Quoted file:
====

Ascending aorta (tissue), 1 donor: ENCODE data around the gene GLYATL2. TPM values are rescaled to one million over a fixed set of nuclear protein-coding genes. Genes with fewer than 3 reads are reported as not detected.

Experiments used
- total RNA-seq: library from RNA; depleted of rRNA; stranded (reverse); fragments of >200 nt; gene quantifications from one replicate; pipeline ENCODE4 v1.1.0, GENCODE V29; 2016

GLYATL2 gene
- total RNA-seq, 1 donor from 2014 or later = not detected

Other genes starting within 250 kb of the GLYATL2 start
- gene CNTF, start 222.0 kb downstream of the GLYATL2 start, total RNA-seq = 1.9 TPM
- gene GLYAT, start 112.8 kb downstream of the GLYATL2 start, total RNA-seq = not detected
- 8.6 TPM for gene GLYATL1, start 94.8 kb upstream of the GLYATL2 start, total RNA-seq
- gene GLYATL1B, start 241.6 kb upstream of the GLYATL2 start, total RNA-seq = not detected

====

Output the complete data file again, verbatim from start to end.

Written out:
Ascending aorta (tissue), 1 donor: ENCODE data around the gene GLYATL2. TPM values are rescaled to one million over a fixed set of nuclear protein-coding genes. Genes with fewer than 3 reads are reported as not detected.

Experiments used
- total RNA-seq: library from RNA; depleted of rRNA; stranded (reverse); fragments of >200 nt; gene quantifications from one replicate; pipeline ENCODE4 v1.1.0, GENCODE V29; 2016

GLYATL2 gene
- total RNA-seq, 1 donor from 2014 or later = not detected

Other genes starting within 250 kb of the GLYATL2 start
- gene CNTF, start 222.0 kb downstream of the GLYATL2 start, total RNA-seq = 1.9 TPM
- gene GLYAT, start 112.8 kb downstream of the GLYATL2 start, total RNA-seq = not detected
- 8.6 TPM for gene GLYATL1, start 94.8 kb upstream of the GLYATL2 start, total RNA-seq
- gene GLYATL1B, start 241.6 kb upstream of the GLYATL2 start, total RNA-seq = not detected